The fun part about hand embroidery is that one can read, study, and practice; test, learn, and grow. Yet on occasion, there is the that little something in the way the goldwork embroidery stitching goes that reminds me of a favorite story,
In two straight lines, they stitched their threads,
and plunged their tails and went to bed.
They smiled at the good and frowned at the bad,
and sometimes, they were very sad….
In the middle of their plight,
expert eyes turned on the light, saying,
“Something’s just not right…….”
Oops! That’s not quite how the Madeline Story goes, but so it goes with turning corners on goldwork embroidered couching threads.
The plight, or rather two plights:
First, how to keep the ends “tight” when turning corners so the rows of couching are not wider at the ends than the width of the row of stitching.
Second: How to turn the corners without exposing the thread core under the metallic covering.
Knowing and experiencing these plights from previous goldwork projects, the original plan for the ISH Embroidery Design for the Rose Set Altar Frontal was to plunge the gold threads at the end of each and every row to avoid turning corners any more than necessary. That plan had to be scrapped early on because of the initial framing up of the project. Once the project restarted, I decided to try the method of stitch one, turn one as described in the A to Z Goldwork book. This is working well. But………….
Wanting to take my stitching to the next level, there were these issues that bothered me. Yes, one almost needs to have a magnifying glass to actually see the problems. They are often barely discernible, but they were still THERE. Reviewing goldwork pieces in the books and online, those problems do not appear to be issues. There must be a technique out there that is assumed knowledge, or something conveyed in courses taught by the master teachers. One of those simple little things that everyone “knows” but never bothers to convey when writing their books. Unfortunately, instruction by a live master teacher is not an option, at least at the moment. Like everything else with this, it’s searching, reading, and trying to discover.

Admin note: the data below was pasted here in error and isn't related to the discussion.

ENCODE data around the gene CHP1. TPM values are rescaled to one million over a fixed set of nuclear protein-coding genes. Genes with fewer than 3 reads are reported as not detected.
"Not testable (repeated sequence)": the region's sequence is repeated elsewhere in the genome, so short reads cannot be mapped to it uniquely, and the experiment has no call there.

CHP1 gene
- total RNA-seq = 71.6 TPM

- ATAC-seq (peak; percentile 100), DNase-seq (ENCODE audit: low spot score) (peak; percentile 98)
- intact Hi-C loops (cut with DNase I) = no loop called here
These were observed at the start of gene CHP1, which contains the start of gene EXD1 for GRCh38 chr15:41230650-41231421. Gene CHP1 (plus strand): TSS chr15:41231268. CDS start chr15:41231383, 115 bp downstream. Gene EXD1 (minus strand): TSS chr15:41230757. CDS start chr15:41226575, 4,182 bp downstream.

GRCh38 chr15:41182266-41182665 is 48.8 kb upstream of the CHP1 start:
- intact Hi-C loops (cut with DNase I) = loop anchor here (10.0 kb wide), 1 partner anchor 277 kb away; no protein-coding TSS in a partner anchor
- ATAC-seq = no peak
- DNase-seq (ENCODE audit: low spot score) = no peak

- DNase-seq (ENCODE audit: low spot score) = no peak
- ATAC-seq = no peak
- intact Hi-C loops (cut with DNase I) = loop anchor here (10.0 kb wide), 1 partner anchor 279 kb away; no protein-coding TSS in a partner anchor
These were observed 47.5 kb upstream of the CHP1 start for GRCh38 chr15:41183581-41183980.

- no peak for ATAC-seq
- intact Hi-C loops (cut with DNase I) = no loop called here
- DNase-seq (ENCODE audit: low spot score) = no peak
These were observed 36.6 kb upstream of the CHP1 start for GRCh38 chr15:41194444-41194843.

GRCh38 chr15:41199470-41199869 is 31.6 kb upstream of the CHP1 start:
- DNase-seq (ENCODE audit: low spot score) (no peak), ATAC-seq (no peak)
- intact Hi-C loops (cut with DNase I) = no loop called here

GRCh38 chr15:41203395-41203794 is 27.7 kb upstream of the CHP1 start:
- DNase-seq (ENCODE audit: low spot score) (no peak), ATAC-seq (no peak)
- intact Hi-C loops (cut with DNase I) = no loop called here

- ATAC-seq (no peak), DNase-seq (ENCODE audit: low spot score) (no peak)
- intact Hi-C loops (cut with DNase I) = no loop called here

Then, Saturday morning, my favorite mentor Mary Corbet from Needle ‘n Thread once again had the perfect tidbit ready and waiting as I devoured her post and the precious links shared in her article. In Mary’s article, she mentions Needlework Techniques by Jane Zimmerman, including a link to Needlework Technique Chapters found on her website. The answer to those pesky problems was right there in Chapter 4 Part II: two simple little techniques (among many); vast improvement in the end results.
No more peeking out of the core thread, no bulky corners at the end of the rows. As an added bonus, there are other wonderful tips and techniques to be discovered that are certain to make improvements in the way I handle goldwork threads for Ecclesiastical Embroidery and church needlework Projects .
Thanks for the great tips, Mary and Jane.
Solo Dei Gloria
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Filed under: Ecclesiastical Embroidery, Ecclesiastical Sewing, embroidery design, Rose Vestments Tagged: altar frontals, church needlework, Ecclesiastical Embroidery, Ecclesiastical Sewing, embroidery design, goldwork embroidery, IHS Ecclesiastical Embroidery Design, Jane Zimmerman, Madeline, Mary Corbet, Needle 'n Thread, Rose Vestments